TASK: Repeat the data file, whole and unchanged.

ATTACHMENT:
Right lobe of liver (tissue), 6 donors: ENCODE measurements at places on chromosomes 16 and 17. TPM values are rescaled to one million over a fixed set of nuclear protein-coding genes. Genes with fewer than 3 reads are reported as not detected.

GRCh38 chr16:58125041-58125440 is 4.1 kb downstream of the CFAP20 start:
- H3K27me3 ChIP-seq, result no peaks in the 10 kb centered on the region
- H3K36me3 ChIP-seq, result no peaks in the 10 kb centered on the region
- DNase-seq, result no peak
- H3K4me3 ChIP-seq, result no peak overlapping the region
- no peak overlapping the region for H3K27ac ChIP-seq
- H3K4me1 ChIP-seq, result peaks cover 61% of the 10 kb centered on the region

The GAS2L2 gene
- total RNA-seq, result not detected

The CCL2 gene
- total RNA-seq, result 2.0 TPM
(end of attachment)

Right lobe of liver (tissue), 6 donors: ENCODE measurements at places on chromosomes 16 and 17. TPM values are rescaled to one million over a fixed set of nuclear protein-coding genes. Genes with fewer than 3 reads are reported as not detected.

GRCh38 chr16:58125041-58125440 is 4.1 kb downstream of the CFAP20 start:
- H3K27me3 ChIP-seq, result no peaks in the 10 kb centered on the region
- H3K36me3 ChIP-seq, result no peaks in the 10 kb centered on the region
- DNase-seq, result no peak
- H3K4me3 ChIP-seq, result no peak overlapping the region
- no peak overlapping the region for H3K27ac ChIP-seq
- H3K4me1 ChIP-seq, result peaks cover 61% of the 10 kb centered on the region

The GAS2L2 gene
- total RNA-seq, result not detected

The CCL2 gene
- total RNA-seq, result 2.0 TPM